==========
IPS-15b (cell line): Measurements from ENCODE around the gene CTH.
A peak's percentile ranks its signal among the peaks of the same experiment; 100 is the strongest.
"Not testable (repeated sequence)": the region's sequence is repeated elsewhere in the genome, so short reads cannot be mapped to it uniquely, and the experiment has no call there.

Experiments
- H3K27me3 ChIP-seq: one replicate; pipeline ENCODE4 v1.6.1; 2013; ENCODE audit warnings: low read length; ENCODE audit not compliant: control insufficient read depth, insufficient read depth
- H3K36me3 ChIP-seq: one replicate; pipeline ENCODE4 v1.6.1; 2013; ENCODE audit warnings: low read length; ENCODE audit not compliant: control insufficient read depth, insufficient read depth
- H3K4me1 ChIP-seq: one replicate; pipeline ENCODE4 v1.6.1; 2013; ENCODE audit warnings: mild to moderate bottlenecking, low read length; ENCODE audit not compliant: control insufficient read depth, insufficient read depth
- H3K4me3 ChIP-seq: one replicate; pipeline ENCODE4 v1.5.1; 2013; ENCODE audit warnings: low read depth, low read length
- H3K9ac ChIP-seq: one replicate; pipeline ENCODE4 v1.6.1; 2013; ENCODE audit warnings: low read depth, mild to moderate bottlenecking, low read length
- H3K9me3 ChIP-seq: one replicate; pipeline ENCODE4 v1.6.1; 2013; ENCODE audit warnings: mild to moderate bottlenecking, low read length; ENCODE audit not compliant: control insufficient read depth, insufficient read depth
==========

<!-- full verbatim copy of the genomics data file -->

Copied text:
IPS-15b (cell line): Measurements from ENCODE around the gene CTH.
A peak's percentile ranks its signal among the peaks of the same experiment; 100 is the strongest.
"Not testable (repeated sequence)": the region's sequence is repeated elsewhere in the genome, so short reads cannot be mapped to it uniquely, and the experiment has no call there.

Experiments
- H3K27me3 ChIP-seq: one replicate; pipeline ENCODE4 v1.6.1; 2013; ENCODE audit warnings: low read length; ENCODE audit not compliant: control insufficient read depth, insufficient read depth
- H3K36me3 ChIP-seq: one replicate; pipeline ENCODE4 v1.6.1; 2013; ENCODE audit warnings: low read length; ENCODE audit not compliant: control insufficient read depth, insufficient read depth
- H3K4me1 ChIP-seq: one replicate; pipeline ENCODE4 v1.6.1; 2013; ENCODE audit warnings: mild to moderate bottlenecking, low read length; ENCODE audit not compliant: control insufficient read depth, insufficient read depth
- H3K4me3 ChIP-seq: one replicate; pipeline ENCODE4 v1.5.1; 2013; ENCODE audit warnings: low read depth, low read length
- H3K9ac ChIP-seq: one replicate; pipeline ENCODE4 v1.6.1; 2013; ENCODE audit warnings: low read depth, mild to moderate bottlenecking, low read length
- H3K9me3 ChIP-seq: one replicate; pipeline ENCODE4 v1.6.1; 2013; ENCODE audit warnings: mild to moderate bottlenecking, low read length; ENCODE audit not compliant: control insufficient read depth, insufficient read depth